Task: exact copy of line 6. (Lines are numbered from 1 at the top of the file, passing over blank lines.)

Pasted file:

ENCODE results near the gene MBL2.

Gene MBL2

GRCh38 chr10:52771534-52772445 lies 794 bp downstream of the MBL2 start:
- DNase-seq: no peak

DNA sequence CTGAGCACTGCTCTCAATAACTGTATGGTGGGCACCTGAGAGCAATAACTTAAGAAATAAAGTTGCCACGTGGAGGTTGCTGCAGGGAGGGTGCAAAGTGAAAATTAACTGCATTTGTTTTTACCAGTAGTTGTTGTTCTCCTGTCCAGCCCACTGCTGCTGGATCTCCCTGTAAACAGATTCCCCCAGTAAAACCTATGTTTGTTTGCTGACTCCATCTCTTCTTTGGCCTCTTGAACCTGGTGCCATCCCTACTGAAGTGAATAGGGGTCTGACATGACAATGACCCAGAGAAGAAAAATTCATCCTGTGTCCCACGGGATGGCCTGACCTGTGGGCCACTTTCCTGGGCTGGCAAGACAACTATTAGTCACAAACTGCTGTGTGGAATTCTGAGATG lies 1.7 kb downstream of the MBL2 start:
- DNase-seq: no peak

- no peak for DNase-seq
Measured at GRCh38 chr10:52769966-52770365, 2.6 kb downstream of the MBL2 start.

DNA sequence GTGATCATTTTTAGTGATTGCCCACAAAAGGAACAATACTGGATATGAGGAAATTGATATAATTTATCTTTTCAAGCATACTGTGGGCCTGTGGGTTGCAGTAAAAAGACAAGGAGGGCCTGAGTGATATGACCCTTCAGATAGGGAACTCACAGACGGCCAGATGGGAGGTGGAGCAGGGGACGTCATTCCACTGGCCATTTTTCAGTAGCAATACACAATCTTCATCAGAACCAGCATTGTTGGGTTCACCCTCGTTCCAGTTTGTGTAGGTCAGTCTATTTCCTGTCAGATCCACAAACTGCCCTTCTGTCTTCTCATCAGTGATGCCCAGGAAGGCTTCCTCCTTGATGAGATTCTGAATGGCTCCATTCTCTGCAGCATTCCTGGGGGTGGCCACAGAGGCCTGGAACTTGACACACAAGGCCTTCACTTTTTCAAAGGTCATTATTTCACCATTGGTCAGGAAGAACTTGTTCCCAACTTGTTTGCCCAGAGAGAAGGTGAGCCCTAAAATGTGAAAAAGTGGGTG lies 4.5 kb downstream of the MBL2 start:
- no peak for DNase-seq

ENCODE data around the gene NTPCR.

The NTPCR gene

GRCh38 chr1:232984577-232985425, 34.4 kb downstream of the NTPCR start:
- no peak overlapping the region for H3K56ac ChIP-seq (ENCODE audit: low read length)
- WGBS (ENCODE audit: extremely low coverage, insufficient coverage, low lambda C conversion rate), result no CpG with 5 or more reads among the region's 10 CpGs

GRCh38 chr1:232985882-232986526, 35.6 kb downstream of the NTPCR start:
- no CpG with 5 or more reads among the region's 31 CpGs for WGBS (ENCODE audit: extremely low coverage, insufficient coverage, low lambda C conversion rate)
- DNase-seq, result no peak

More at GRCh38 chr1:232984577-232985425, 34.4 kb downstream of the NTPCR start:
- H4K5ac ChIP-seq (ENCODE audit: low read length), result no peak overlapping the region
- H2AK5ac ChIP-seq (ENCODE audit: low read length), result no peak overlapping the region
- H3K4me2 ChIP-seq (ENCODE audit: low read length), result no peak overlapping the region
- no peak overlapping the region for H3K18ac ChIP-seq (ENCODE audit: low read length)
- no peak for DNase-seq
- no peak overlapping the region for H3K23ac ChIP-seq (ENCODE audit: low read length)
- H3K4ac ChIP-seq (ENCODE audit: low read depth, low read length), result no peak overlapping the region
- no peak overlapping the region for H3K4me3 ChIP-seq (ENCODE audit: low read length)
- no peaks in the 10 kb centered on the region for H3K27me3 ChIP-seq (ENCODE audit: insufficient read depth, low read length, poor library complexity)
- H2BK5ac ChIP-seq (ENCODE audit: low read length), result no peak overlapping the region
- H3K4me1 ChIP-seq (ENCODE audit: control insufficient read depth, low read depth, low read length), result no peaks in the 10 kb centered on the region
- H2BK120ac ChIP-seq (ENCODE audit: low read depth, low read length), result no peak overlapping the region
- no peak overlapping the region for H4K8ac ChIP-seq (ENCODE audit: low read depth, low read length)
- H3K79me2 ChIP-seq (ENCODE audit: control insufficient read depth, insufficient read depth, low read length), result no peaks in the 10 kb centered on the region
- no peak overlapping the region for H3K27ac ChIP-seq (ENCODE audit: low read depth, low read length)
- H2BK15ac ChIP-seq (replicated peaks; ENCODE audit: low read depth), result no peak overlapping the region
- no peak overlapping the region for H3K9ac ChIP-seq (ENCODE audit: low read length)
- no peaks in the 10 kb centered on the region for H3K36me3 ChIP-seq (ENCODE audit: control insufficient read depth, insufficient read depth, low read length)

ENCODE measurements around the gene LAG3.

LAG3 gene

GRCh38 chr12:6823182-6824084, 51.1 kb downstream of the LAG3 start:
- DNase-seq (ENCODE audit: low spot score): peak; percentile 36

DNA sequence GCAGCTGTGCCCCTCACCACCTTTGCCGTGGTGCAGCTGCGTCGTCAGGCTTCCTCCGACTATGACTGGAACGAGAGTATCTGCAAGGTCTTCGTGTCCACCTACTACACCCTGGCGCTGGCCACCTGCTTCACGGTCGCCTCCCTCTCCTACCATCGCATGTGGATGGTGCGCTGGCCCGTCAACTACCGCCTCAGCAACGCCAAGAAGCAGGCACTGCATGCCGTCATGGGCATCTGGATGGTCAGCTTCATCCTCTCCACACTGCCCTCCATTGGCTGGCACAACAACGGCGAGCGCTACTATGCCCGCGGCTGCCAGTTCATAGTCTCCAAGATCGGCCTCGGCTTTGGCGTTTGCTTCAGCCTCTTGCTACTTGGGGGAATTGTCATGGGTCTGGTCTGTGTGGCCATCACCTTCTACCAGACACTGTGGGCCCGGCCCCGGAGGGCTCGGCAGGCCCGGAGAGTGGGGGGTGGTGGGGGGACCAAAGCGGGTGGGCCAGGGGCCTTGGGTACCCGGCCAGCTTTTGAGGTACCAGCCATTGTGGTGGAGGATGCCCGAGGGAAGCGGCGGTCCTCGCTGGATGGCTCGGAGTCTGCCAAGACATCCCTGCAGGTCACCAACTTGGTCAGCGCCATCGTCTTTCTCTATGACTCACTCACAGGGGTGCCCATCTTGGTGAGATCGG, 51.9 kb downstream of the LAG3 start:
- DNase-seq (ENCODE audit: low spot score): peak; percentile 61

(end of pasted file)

- DNase-seq: no peak